Published on November 29th, 2013 | by Daphane Ng0
Understanding fibre extrusion using mathematics
Written by Hayden Tronnolone
Optical fibres are thin threads of material capable of transmitting light through their interior, making them invaluable to modern communications due to their ability to transmit data at high speeds. Conventional optical fibres direct light using layers of materials with different refractive indices; however, this design limits the range of optical properties that can be achieved.
A microstructured optical fibre (MOF) is a relatively new fibre design that uses only a single material (often glass), instead directing light using air channels that run along the length of the fibre. Flexibility in the pattern of air channels allows the construction of fibres with highly adaptable and previously unrealised optical properties, allowing improved data transmission and the creation of highly sensitive bio or chemical sensors.
MOFs are typically constructed in two stages: (1) the production of a large-scale version of the fibre, called a preform; and (2) the pulling of the preform into a long fibre. The preform is typically around 30 centimetres in length with a radius of a few millimetres, and is pulled into a fibre around one kilometre long with a radius of only a few micrometres. A particularly flexible technique for constructing preforms is the extrusion method, in which a block of glass is heated until molten and then forced through a die, giving rise to the pattern of air channels within the preform.
In theory, the extrusion method allows the production of almost any specified design; however, in practice the process presents considerable challenges. The molten glass moves like a very thick fluid, similar to honey, resulting in distortions within the air channels that arise between the time the preform leaves the die and its solidification. These include changes in size, shape and position, or the closure of air channels altogether, all of which can render the fibre useless.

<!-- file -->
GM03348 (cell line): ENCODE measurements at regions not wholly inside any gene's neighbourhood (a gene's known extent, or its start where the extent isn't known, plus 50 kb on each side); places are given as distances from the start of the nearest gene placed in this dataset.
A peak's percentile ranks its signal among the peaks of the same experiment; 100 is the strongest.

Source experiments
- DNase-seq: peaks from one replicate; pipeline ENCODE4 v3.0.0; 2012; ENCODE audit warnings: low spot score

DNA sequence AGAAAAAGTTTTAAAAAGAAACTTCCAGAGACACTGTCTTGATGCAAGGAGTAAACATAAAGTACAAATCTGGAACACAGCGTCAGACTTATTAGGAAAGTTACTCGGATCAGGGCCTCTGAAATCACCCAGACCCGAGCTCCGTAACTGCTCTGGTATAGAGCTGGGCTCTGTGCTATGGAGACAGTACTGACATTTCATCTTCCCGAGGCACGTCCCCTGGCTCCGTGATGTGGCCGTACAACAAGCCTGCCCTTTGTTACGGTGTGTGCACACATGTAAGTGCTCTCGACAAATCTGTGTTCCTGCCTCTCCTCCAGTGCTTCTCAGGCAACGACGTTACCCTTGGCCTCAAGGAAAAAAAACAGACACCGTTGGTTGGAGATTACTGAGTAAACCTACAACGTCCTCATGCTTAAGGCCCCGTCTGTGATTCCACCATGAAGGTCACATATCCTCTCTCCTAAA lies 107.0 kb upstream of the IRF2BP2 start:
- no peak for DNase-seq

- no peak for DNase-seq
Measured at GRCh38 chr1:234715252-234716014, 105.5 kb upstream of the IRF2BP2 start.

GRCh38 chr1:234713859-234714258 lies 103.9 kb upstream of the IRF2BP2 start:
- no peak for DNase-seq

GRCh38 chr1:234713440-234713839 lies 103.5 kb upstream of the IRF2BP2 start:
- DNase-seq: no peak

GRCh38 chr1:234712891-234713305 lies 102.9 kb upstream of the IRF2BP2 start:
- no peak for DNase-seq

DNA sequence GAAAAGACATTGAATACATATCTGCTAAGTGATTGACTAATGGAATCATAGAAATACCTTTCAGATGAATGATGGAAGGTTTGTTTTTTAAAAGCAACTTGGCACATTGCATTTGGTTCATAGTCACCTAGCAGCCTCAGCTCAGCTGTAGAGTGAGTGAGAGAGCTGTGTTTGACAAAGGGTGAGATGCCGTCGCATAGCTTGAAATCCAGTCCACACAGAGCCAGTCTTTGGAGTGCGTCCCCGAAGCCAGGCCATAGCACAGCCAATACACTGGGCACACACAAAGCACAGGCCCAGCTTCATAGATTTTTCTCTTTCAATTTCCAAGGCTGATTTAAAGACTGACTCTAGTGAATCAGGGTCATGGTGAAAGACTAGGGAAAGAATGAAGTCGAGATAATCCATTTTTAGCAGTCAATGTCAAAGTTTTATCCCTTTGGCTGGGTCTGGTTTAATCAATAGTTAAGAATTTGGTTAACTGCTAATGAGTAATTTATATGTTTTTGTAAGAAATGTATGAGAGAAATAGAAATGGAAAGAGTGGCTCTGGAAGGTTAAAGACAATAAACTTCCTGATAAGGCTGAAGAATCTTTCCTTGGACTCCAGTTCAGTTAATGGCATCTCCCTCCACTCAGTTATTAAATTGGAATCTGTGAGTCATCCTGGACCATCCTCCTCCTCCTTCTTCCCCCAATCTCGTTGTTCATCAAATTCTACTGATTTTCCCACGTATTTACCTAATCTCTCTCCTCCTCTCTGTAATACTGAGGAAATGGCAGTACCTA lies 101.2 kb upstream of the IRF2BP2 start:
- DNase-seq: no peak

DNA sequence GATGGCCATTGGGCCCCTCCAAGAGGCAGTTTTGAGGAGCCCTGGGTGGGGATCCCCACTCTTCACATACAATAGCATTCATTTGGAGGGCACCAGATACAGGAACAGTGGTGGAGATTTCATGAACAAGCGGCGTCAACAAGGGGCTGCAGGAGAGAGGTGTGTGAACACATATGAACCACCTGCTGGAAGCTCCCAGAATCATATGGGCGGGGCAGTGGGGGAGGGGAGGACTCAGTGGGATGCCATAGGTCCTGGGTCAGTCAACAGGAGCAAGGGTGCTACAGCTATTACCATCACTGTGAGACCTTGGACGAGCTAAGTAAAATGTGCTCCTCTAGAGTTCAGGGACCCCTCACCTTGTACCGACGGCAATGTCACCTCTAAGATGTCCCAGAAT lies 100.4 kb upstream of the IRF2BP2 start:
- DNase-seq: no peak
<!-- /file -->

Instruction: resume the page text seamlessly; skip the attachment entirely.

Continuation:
At present MOFs are created through a laborious trial-and-error process. As part of my PhD I have been attempting to create a mathematical model of the fluid flow that arises during the extrusion process in order to provide a better understanding of the observed deformations. This involves writing down and solving equations that represent the physical processes that may arise during extrusion. The results are then be compared with experiments to determine how well the models capture the true physics. Eventually, these models will be able to guide the construction of any fibre design.
The process of creating a good mathematical model requires much careful thought. If the the model includes too many features the resulting equations can be impossible to solve. On the other hand, if the model is too simple it will not provide an accurate description of the process being studied. Counter to the conventional view of mathematical problems as having simple unequivocal answers, creating a good model requires much creative thinking and reasoning. Unfortunately, this side to mathematics is often overlooked.
In order to provide an insight into aspect side of mathematics I created a website that outlines my early attempts at modelling the extrusion process described above. The website describes the modelling process, explains the mathematics used, analyses the results and even features a short quiz at the end to test your understanding. You can have a look today using the link above, see how you score and hopefully gain a new understanding of what maths is used for.
Hayden is a PhD candidate in the School of Mathematical Sciences at the University of Adelaide under the supervision of Dr Yvonne Stokes (UA) and Professor Darren Crowdy (Imperial College London). Hayden has both a bachelor’s and honours degree in mathematical sciences.
You can visit his website here: http://maths.adelaide.edu.au/hayden.tronnolone/project/[subscribe2]